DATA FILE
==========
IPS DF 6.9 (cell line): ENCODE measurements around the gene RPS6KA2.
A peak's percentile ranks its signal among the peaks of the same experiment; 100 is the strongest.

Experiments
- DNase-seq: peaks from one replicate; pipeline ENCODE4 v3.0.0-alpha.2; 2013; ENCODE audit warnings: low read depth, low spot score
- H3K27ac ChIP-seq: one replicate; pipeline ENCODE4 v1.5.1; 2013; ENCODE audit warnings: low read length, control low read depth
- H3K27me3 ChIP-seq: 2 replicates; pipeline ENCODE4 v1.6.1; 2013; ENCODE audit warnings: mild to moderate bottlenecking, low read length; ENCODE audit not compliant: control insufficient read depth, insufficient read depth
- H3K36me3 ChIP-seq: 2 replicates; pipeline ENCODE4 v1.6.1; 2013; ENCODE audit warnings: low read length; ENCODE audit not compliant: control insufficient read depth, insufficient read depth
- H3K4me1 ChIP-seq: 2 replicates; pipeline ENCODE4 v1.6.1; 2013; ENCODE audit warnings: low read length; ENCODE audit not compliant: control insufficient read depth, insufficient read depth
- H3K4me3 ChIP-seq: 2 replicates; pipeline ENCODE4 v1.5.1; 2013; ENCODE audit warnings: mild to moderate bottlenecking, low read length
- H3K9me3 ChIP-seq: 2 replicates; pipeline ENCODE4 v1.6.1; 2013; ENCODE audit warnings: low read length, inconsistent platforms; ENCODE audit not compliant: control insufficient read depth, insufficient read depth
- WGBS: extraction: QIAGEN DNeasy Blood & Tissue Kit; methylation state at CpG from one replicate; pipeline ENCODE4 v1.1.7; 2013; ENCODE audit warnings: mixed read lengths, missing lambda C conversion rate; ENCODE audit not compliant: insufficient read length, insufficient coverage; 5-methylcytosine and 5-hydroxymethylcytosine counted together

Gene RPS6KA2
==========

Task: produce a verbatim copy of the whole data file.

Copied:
IPS DF 6.9 (cell line): ENCODE measurements around the gene RPS6KA2.
A peak's percentile ranks its signal among the peaks of the same experiment; 100 is the strongest.

Experiments
- DNase-seq: peaks from one replicate; pipeline ENCODE4 v3.0.0-alpha.2; 2013; ENCODE audit warnings: low read depth, low spot score
- H3K27ac ChIP-seq: one replicate; pipeline ENCODE4 v1.5.1; 2013; ENCODE audit warnings: low read length, control low read depth
- H3K27me3 ChIP-seq: 2 replicates; pipeline ENCODE4 v1.6.1; 2013; ENCODE audit warnings: mild to moderate bottlenecking, low read length; ENCODE audit not compliant: control insufficient read depth, insufficient read depth
- H3K36me3 ChIP-seq: 2 replicates; pipeline ENCODE4 v1.6.1; 2013; ENCODE audit warnings: low read length; ENCODE audit not compliant: control insufficient read depth, insufficient read depth
- H3K4me1 ChIP-seq: 2 replicates; pipeline ENCODE4 v1.6.1; 2013; ENCODE audit warnings: low read length; ENCODE audit not compliant: control insufficient read depth, insufficient read depth
- H3K4me3 ChIP-seq: 2 replicates; pipeline ENCODE4 v1.5.1; 2013; ENCODE audit warnings: mild to moderate bottlenecking, low read length
- H3K9me3 ChIP-seq: 2 replicates; pipeline ENCODE4 v1.6.1; 2013; ENCODE audit warnings: low read length, inconsistent platforms; ENCODE audit not compliant: control insufficient read depth, insufficient read depth
- WGBS: extraction: QIAGEN DNeasy Blood & Tissue Kit; methylation state at CpG from one replicate; pipeline ENCODE4 v1.1.7; 2013; ENCODE audit warnings: mixed read lengths, missing lambda C conversion rate; ENCODE audit not compliant: insufficient read length, insufficient coverage; 5-methylcytosine and 5-hydroxymethylcytosine counted together

Gene RPS6KA2